Recognizing and supporting employees to integrate their faith and work is just good business.
Many companies are taking steps to become faith friendly. According to a Chartered Institute of Personnel and Development survey in 2007, one third of companies are developing explicit policies on managing religious beliefs in the workplace. Proposals to form affinity groups, prayer breakfasts, and the introduction of corporate chaplains are among the common employee requests.
Since the 1980’s, spirituality has begun to move into the workplace and it means finding ways to integrate faith and work to recognize that many employees desire to live an integrated holistic life. Dozens of companies from Coca Cola to Microsoft are becoming “faith friendly” allowing groups to meet for Bible study or to discuss ethics from a religious perspective. Ford Motor Company, for example, embraces faith as part of an employee’s lifestyle and a compliment to their diversity program.
A NYC law firm is making headlines with their diversity programs by expanding them to include faith related matters. Instinctively and by common sense one might conclude that work life programs are effective ways of attracting and retaining good employees and enhancing a company’s reputation but research conducted at WFD (formerly Work/Family Directions) has the data from the DuPont and Hoechst Celanese studies to prove it.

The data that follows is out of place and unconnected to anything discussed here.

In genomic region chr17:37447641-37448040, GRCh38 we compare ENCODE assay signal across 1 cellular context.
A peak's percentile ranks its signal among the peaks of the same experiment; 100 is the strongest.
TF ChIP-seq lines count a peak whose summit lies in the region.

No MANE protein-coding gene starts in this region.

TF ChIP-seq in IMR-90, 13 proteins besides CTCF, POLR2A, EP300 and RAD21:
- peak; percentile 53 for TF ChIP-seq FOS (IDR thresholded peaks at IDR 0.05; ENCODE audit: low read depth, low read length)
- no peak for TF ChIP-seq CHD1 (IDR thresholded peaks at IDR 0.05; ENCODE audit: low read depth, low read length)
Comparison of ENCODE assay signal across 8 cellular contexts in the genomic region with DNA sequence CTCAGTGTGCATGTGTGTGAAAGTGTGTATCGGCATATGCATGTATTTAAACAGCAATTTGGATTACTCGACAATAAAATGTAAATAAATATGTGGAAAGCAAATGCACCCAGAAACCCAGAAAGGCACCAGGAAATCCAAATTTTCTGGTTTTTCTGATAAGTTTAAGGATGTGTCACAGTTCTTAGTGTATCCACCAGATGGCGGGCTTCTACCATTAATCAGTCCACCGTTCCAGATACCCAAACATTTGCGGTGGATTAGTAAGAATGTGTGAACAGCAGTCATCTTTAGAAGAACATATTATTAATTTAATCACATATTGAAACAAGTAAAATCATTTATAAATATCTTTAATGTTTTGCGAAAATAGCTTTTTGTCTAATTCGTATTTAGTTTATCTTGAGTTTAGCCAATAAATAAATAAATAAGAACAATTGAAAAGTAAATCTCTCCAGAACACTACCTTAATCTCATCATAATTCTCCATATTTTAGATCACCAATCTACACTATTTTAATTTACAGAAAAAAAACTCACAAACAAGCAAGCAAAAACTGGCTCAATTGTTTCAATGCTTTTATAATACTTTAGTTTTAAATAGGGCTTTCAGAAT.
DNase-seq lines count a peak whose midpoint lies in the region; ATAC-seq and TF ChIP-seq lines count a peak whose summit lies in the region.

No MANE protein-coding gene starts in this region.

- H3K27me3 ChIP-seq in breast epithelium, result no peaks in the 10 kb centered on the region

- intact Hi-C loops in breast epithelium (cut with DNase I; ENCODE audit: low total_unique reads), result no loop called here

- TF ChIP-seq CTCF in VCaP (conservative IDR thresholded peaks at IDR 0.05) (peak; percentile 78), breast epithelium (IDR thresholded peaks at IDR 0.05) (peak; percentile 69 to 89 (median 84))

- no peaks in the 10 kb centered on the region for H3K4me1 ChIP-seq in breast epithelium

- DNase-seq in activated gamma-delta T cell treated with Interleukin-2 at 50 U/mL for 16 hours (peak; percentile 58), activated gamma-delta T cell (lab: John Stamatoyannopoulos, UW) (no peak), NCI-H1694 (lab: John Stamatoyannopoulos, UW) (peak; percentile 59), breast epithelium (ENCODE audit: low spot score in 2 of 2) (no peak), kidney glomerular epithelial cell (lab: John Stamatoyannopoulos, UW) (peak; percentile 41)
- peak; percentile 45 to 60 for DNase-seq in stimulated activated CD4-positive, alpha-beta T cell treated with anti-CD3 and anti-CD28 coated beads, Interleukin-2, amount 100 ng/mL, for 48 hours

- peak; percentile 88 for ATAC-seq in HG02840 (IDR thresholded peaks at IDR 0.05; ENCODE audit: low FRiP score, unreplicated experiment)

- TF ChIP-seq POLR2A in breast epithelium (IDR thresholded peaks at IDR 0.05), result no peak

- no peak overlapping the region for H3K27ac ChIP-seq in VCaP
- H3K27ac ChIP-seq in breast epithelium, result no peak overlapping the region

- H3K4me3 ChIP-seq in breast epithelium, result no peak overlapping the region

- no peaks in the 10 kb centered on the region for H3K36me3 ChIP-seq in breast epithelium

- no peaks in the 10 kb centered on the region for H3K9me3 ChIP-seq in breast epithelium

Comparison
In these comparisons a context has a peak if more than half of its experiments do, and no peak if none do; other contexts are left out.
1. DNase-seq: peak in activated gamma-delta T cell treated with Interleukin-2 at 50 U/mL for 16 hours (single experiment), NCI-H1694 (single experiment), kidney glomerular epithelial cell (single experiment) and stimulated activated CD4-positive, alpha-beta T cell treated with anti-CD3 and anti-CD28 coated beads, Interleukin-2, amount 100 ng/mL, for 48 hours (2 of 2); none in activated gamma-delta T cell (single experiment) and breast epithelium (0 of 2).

At DuPont it was found that 45% of the employees who used the company’s work life programs were more likely to agree strongly that they will go the extra mile and least likely to feel overwhelmed or burned out. At Hoechst Celanese, 60% of those surveyed reported that their ability to manage the work life balance was of great importance to remain with the company and employees who were aware of work life programs were 39% more likely to expect to stay with the company.
Employee work/life programs and faith friendly work environments are good for business and good for the employee. For those companies who embrace religion at work instead of fearing it or fighting it may come out ahead of the competition.